Personal Data = data relating to a living individual who can be identified from that data, either alone or with other information in the data controller’s possession. It includes opinions about, and intentions in relation to the data subject. Personal data can therefore include names, addresses, National Insurance (social security) numbers and CCTV images of individuals.

Privacy Impact Assessment = a privacy impact assessment (often known as a PIA) is a process to identify data protection and privacy risk.  PIAs were developed by the UK ICO who first published their PIA handbook in December 2007.  The GDPR features PIAs (to be called data protection impact assessments or DPIAs) in Article 33 of the current draft of the GDPR.  Article 33 says: “where processing operations present specific risks to the rights and freedoms of data subjects by virtue of their nature, their scope or their purposes, the controller or the processor acting on the controller’s behalf shall carry out an assessment of the impact of the envisaged processing operations on the protection of personal data”.  In some cases (outlined in Article 33) DPIAs will be mandatory.  They are effectively a risk assessment looking at data protection risks.  There is no set format but we have provided tailored made DPIA processes for organisations and handbooks and training.  DPIAs are subject to inspection by  data protection regulators and in some cases prior authorisation to data processing will be required where a DPIA shows an unacceptable level of risk.  There is more information on DPIAs in our GDPR FAQs.

Privacy Shield = the replacement scheme for Safe Harbor which the European Commission launched in July 2016. More information here.

Processing = obtaining, recording, holding, or carrying out any operation on personal data. It includes organisation or alteration; retrieval or use; disclosure and anonymisation, blocking or destruction. Most operations in relation to personal data will constitute processing.

Pseudonymisation = often confused with anonymisation but with pseudonymisation the individual can still be identified – for example at its most basic level changing an employee’s name to an identification number instead and removing all of their other personal details could be pseudonymisation.  The Article 29 Working Party in its paper on anonymisation have warned of the dangers of confusing pseudonymisation and anonymisation.  They say “pseudonymisation is not a method of anonymisation.  It merely reduces the linkability of a data set with the original identity of a data subject, and is accordingly a useful security measure.”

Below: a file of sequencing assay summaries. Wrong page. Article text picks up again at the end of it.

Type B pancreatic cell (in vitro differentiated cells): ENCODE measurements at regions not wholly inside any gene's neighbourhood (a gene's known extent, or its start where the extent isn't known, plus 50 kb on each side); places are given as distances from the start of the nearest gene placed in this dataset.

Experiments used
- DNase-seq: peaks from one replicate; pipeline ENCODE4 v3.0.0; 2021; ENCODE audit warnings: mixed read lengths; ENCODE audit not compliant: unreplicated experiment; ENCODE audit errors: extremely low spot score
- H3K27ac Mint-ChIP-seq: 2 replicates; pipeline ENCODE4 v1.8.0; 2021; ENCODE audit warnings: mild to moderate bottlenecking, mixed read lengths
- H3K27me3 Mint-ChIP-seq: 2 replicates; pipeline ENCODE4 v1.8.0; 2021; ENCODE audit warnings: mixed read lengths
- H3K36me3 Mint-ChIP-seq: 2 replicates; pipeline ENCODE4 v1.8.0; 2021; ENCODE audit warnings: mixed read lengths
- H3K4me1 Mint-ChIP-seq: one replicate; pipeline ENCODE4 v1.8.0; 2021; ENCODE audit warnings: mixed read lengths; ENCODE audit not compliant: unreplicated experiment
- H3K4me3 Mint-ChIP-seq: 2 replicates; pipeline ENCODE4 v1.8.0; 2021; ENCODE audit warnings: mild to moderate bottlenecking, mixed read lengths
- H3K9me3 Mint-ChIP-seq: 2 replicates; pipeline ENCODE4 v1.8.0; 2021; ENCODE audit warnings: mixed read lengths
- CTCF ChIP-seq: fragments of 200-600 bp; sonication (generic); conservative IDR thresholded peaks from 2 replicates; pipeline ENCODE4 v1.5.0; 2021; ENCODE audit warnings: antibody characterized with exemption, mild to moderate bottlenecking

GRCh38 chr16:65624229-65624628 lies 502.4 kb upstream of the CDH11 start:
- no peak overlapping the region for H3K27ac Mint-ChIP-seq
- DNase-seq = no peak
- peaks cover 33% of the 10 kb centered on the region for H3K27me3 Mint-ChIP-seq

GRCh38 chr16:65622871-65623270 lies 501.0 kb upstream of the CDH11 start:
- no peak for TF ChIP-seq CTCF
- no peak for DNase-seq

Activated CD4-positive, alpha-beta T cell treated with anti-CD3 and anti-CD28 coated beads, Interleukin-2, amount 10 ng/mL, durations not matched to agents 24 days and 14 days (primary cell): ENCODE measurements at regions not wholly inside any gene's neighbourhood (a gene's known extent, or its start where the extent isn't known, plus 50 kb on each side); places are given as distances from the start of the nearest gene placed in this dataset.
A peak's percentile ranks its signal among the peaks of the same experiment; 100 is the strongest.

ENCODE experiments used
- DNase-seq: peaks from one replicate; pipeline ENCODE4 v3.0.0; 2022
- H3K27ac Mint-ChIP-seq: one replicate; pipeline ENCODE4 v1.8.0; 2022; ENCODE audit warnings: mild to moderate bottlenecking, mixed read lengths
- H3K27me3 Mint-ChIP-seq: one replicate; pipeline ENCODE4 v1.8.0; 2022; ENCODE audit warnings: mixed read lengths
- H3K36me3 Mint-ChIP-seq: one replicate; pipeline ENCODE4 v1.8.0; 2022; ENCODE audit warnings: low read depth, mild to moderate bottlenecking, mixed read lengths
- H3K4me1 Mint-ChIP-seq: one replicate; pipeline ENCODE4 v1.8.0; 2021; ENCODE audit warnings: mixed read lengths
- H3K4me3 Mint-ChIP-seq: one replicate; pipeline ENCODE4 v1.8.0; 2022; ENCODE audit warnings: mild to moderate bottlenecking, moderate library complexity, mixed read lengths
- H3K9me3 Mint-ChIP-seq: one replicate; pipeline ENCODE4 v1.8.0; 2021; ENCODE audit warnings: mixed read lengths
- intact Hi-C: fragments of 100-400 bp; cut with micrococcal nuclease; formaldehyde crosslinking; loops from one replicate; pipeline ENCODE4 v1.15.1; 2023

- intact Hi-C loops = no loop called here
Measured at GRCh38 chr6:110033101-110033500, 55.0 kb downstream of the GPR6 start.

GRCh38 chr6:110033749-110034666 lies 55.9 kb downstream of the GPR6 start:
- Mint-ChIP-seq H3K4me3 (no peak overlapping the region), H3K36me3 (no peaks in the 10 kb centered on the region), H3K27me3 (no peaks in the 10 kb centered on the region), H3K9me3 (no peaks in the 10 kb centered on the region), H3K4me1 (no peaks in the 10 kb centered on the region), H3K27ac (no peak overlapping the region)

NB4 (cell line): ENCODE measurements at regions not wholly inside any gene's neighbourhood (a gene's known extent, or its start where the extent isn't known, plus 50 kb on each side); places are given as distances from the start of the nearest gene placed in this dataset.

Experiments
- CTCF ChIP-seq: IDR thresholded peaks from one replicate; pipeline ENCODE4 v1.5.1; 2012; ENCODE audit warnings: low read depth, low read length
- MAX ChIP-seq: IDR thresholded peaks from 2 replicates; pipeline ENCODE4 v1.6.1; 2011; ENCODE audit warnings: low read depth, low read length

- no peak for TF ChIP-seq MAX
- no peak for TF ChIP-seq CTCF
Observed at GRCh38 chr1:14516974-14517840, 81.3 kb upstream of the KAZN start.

Registration = it is a requirement of national data protection law in a number of countries (for example Ireland, Malta, Poland, The Netherlands and UK) to register with the data protection authority.  It is important to remember that broadly there can be two types of registration – the registration of data collection and the registration of data transfer. Some countries have one of these systems but not the other, some both and some neither.  Usually a registration has to be done prior to data processing commencing although there are some exemptions which again appear in national law. The general data protection requirement is set to be abolished across Europe by the GDPR although some registration obligations may remain, for example, where a DPIA discloses substantial risk which cannot be mitigated.